This denial of victims and the questioning of their civilian identity is a systematic feature of the war at a distance waged against IS. Respected monitoring agency Airwars estimates that between 8,150 and 13,174 civilians have been killed as a result of the 35,000 airstrikes that have been carried out since the war began in 2014 (and which have destroyed more than 70% of cities like Mosul in Iraq and Raqqa in Syria). Yet the coalition as a whole recognizes just over 10% (1,417).
The US-led coalition war against ISIS is a good example of how advanced armies are turning to ranged warfare. Ranged warfare is characterized by a move away from “boots on the ground”. It involves drones and airstrikes and special ops teams training local forces to fight and die. This “zero-risk war” appeals to Western Democratic leaders: With fewer returning body bags, they no longer fear public outcry and electoral losses.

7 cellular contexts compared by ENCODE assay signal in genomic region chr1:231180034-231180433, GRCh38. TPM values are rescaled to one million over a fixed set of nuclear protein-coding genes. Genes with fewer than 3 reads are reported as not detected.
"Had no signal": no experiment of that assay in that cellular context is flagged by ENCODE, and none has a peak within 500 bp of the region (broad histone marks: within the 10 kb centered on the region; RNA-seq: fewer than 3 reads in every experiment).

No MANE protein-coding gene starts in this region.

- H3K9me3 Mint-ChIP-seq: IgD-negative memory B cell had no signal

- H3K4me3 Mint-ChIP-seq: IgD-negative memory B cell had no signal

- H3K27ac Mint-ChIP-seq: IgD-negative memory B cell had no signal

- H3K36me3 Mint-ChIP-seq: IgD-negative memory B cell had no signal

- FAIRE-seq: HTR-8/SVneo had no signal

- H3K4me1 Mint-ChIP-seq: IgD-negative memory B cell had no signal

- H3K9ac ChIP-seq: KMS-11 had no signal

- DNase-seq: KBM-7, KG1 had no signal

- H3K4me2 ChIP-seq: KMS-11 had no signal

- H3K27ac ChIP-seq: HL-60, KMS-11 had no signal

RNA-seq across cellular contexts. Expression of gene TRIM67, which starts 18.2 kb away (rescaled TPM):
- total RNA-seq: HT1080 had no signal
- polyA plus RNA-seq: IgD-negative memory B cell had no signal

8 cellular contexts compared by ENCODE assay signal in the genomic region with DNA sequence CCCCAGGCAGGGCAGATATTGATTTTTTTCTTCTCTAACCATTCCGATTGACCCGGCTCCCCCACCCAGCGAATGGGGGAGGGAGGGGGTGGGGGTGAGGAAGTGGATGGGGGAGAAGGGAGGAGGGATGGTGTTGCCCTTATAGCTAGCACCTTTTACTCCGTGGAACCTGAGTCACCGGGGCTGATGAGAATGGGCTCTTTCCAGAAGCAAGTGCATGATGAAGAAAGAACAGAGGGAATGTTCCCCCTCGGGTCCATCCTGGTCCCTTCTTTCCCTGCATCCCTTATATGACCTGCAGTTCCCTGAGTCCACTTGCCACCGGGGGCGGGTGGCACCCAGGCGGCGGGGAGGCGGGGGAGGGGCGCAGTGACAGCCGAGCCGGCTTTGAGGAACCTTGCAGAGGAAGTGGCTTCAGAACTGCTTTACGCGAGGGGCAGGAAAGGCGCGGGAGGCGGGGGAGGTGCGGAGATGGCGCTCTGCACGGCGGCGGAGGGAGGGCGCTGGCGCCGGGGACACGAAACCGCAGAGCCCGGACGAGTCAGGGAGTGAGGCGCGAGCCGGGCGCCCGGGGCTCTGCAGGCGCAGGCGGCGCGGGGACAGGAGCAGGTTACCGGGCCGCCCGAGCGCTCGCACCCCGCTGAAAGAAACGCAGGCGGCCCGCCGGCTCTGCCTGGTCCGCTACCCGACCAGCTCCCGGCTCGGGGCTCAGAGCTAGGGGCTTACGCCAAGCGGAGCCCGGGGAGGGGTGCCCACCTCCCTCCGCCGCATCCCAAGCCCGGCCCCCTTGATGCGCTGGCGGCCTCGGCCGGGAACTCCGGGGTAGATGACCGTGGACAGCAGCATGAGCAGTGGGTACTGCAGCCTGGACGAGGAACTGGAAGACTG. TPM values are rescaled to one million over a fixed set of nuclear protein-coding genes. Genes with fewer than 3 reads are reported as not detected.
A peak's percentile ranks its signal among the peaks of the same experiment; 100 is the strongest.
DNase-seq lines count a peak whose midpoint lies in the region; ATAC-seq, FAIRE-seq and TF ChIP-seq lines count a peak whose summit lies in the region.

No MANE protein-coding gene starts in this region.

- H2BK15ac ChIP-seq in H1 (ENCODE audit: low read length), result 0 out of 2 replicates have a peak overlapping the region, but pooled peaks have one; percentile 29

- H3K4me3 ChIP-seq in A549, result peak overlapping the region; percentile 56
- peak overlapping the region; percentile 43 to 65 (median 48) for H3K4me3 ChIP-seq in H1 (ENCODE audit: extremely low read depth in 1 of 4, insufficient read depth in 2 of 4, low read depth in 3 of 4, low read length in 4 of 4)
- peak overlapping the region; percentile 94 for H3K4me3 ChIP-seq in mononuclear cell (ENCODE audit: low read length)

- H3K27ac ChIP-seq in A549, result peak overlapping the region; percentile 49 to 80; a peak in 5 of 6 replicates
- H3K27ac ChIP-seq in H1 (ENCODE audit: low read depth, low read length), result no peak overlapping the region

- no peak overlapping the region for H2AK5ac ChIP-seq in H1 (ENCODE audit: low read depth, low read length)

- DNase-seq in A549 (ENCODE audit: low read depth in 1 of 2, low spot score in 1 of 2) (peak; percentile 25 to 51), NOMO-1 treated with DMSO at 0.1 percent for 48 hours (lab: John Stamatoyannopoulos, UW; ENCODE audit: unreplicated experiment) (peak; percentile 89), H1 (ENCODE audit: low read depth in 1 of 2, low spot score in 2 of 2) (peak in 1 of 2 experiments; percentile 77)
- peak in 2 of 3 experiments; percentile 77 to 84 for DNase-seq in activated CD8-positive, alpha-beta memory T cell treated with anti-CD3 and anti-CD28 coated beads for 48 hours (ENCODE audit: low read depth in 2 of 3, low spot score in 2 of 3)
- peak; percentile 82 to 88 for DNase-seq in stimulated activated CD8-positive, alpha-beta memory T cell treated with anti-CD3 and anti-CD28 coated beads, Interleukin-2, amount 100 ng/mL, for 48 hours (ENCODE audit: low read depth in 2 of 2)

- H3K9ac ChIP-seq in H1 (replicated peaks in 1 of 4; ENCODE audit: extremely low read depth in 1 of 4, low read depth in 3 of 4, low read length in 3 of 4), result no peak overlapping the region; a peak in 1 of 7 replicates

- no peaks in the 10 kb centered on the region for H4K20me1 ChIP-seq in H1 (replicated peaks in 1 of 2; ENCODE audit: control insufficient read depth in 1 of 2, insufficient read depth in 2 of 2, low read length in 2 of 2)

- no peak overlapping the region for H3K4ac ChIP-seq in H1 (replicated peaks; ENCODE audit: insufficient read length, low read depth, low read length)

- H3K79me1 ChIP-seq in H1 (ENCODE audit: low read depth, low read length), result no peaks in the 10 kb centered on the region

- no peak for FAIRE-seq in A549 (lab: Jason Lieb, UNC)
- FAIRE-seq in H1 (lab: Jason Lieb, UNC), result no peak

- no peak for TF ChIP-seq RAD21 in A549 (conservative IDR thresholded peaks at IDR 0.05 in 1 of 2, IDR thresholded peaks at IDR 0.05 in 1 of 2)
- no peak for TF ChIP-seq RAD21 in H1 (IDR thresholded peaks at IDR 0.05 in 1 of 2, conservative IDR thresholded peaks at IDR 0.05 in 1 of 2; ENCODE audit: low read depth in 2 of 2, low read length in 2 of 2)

Ranged warfare is sold to the public with an emphasis on things like missile “accuracy” and “care” taken to avoid civilian casualties. US coalition commander Stephen J Townsend, for example, challenged anyone to find a “more accurate air campaign in the history of warfare… The coalition’s goal is always zero human casualties” .
For coalition strategists, this new kind of “perfect war”, based on “smart technologies” and “proportionality principles”, allows them – in principle at least – to save the lives not only of Western military personnel, but also friendly civilians.
Denial, secrecy and impossibility of knowing
Thus, incidents that involve mass civilian casualties have the potential to undermine the legitimacy not only of a particular operation, but of the new nature of warfare in general. This is why, in situations such as the two described above, Western governments keep the civilian harm caused by their ranged attacks a secret and do everything possible to keep them quiet.